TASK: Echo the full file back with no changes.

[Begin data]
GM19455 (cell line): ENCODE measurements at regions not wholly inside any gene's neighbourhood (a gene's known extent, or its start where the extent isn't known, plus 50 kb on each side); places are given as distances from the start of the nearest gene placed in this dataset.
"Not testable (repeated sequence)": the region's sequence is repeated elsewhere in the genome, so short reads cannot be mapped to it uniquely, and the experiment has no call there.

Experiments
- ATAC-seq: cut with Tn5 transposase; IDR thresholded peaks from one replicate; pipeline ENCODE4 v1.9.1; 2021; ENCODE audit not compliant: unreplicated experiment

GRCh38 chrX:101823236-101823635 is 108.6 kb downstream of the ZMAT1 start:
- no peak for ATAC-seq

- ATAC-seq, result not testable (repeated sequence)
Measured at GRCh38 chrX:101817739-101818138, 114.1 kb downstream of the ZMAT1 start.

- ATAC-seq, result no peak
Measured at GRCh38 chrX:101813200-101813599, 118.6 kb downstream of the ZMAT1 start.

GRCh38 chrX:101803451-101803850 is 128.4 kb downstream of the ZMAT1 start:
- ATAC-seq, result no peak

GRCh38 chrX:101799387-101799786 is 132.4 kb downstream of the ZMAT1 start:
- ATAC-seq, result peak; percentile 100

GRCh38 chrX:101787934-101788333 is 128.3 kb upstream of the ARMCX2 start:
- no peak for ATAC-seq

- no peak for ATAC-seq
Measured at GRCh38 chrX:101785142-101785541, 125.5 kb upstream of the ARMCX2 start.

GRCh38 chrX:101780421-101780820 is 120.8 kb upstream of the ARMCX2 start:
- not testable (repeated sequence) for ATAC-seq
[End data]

GM19455 (cell line): ENCODE measurements at regions not wholly inside any gene's neighbourhood (a gene's known extent, or its start where the extent isn't known, plus 50 kb on each side); places are given as distances from the start of the nearest gene placed in this dataset.
"Not testable (repeated sequence)": the region's sequence is repeated elsewhere in the genome, so short reads cannot be mapped to it uniquely, and the experiment has no call there.

Experiments
- ATAC-seq: cut with Tn5 transposase; IDR thresholded peaks from one replicate; pipeline ENCODE4 v1.9.1; 2021; ENCODE audit not compliant: unreplicated experiment

GRCh38 chrX:101823236-101823635 is 108.6 kb downstream of the ZMAT1 start:
- no peak for ATAC-seq

- ATAC-seq, result not testable (repeated sequence)
Measured at GRCh38 chrX:101817739-101818138, 114.1 kb downstream of the ZMAT1 start.

- ATAC-seq, result no peak
Measured at GRCh38 chrX:101813200-101813599, 118.6 kb downstream of the ZMAT1 start.

GRCh38 chrX:101803451-101803850 is 128.4 kb downstream of the ZMAT1 start:
- ATAC-seq, result no peak

GRCh38 chrX:101799387-101799786 is 132.4 kb downstream of the ZMAT1 start:
- ATAC-seq, result peak; percentile 100

GRCh38 chrX:101787934-101788333 is 128.3 kb upstream of the ARMCX2 start:
- no peak for ATAC-seq

- no peak for ATAC-seq
Measured at GRCh38 chrX:101785142-101785541, 125.5 kb upstream of the ARMCX2 start.

GRCh38 chrX:101780421-101780820 is 120.8 kb upstream of the ARMCX2 start:
- not testable (repeated sequence) for ATAC-seq